Short described an Albany-area nursing home that he said started spending less money on patient care and more money on rent to a new LLC owner. He said 1199 later learned the LLC and nursing home operator were owned by the same people.
“The owner of the business bought it and is essentially paying themselves,” Short said.
New York Attorney General Letitia James has sued nursing homes for allegedly engaging in what she termed “collusive related party transactions.”
Supporters of the bill also said the legislation could help bolster another recent piece of legislation intended to prevent deed theft that Hochul signed last week. Speculators who acquire deeds through fraud, deception or outright forgery often shift the properties through multiple LLCs to complicate the chain of title and obscure the true ownership.
Scott Kohanowski, general counsel for the Center for New York City Neighborhoods, said the measure is a step in the right direction but cautioned that the potential penalties — a $250 fine, plus the loss of its liability protections — were too light to deter bad actors who can earn hundreds of thousands of dollars flipping stolen homes. He suggested the state prevent LLCs not in compliance with the proposed rules from filing lawsuits, including eviction cases, or from registering their deeds.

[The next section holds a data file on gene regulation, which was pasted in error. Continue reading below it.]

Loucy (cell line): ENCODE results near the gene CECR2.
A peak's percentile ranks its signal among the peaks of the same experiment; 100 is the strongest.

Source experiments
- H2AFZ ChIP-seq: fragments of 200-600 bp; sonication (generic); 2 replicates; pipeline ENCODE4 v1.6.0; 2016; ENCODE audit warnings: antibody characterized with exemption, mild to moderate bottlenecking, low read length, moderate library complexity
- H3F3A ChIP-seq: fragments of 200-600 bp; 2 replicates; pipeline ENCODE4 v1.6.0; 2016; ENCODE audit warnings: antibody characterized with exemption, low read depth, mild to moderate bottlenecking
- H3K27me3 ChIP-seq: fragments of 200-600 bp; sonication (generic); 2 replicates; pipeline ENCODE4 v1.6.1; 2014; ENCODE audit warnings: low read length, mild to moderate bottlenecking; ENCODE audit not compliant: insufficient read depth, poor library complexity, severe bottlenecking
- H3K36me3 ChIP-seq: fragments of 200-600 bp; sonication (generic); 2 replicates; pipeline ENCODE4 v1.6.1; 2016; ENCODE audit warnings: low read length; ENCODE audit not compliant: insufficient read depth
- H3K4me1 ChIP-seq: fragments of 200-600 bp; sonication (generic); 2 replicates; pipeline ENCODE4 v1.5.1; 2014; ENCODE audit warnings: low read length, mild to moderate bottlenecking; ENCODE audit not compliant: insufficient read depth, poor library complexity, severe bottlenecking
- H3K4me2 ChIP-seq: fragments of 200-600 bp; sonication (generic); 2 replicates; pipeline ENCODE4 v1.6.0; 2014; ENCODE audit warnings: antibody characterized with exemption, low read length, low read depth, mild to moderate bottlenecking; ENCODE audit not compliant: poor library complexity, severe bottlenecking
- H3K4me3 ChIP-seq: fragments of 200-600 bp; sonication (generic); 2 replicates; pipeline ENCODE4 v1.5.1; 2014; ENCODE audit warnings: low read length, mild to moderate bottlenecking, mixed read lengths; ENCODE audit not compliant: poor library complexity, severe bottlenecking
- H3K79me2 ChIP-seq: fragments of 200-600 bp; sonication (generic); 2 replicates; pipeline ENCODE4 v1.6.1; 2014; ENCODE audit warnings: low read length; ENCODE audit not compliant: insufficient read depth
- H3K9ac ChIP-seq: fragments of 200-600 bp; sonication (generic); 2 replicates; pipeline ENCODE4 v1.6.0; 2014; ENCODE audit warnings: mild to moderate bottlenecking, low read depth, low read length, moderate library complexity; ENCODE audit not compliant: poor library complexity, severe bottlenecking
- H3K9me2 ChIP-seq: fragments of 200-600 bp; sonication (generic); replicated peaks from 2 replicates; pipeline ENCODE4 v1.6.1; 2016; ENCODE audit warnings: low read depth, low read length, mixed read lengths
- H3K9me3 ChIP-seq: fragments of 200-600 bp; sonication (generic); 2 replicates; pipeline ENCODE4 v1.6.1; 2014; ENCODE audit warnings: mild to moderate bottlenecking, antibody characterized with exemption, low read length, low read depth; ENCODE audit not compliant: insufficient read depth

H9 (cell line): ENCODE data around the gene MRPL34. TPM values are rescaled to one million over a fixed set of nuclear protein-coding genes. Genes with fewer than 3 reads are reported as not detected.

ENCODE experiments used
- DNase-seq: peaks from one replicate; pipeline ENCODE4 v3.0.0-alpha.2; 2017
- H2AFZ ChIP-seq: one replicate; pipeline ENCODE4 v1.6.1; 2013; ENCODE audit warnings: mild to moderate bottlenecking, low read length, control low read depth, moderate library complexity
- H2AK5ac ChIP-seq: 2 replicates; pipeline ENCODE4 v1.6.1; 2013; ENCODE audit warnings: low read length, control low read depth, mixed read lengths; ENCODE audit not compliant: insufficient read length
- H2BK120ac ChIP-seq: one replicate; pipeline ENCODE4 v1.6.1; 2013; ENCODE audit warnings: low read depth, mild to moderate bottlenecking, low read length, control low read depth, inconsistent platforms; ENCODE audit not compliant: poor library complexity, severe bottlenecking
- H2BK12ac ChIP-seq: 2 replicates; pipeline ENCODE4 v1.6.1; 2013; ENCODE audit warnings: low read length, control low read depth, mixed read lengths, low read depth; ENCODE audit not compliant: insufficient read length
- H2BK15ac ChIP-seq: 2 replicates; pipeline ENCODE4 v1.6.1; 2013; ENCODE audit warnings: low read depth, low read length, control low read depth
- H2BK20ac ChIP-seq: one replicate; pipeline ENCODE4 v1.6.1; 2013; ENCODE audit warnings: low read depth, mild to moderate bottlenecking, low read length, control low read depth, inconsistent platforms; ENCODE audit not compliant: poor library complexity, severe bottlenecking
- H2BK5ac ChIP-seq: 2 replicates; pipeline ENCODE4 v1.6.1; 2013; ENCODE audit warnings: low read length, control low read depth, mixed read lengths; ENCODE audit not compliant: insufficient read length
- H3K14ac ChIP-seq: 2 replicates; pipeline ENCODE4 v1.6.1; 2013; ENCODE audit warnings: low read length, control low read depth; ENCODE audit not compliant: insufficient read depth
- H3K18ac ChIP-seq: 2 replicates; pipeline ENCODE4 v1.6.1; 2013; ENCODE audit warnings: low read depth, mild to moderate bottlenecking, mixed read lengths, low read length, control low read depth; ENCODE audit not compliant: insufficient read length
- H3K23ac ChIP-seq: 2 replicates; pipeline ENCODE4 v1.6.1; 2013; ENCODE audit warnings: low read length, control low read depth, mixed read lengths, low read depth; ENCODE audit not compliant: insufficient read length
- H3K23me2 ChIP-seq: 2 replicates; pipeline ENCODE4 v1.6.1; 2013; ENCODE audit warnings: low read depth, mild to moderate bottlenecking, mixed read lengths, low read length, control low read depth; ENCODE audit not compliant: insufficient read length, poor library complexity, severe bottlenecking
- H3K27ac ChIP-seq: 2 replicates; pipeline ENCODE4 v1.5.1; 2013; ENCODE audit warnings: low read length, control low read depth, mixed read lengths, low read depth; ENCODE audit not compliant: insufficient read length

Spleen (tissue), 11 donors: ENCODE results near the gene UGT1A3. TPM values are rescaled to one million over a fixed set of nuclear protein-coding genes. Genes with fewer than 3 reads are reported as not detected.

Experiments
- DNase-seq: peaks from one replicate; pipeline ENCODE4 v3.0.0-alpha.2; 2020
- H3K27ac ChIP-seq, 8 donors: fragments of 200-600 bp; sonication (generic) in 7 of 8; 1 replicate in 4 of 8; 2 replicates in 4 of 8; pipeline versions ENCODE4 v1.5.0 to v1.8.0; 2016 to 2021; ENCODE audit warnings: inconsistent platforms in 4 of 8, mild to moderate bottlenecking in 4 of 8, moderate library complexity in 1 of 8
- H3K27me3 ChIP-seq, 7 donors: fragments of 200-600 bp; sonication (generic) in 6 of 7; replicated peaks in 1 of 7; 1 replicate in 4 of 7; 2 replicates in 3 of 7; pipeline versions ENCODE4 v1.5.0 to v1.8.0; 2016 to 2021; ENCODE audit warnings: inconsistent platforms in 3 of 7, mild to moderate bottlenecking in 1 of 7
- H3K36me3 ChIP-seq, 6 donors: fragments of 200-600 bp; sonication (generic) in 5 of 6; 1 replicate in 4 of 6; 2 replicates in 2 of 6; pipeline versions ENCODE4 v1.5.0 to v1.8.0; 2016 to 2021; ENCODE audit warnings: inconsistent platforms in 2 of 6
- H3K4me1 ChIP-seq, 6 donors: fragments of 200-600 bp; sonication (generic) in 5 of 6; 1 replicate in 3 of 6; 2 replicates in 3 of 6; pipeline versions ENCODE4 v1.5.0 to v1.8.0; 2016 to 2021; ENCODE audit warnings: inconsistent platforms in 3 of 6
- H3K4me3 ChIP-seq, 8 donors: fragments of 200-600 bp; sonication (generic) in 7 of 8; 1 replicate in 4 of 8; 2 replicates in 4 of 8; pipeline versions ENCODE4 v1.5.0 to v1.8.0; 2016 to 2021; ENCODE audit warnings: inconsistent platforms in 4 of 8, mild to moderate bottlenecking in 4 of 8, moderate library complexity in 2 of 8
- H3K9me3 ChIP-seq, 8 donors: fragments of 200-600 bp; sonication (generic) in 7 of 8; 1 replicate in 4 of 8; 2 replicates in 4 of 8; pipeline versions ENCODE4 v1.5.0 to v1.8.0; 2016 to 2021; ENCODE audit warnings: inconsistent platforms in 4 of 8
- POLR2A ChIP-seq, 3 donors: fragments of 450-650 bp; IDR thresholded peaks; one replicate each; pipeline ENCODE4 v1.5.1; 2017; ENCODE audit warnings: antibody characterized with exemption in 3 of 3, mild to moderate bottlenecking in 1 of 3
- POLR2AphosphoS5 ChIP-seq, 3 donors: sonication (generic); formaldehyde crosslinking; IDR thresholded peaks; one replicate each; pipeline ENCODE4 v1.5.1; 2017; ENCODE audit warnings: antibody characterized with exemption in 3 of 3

“Stiffen penalties and make the consequences of noncompliance greater,” he said.
So far, Hochul hasn’t tipped her hand on the current version of the bill.
The measure was one of 896 bills approved by both houses of the Legislature this year. Of those, Hochul hasn’t yet signed or vetoed 167 of them — including the LLC measure.
“We literally have meetings every single day for an hour or two — daily, seven days a week — to try and get through nearly 900 bills, 500 of which were passed in about a week-and-a-half at the end of session,” Hochul said earlier this month.
She continued: “All will be known by the stroke of midnight on Dec. 31.”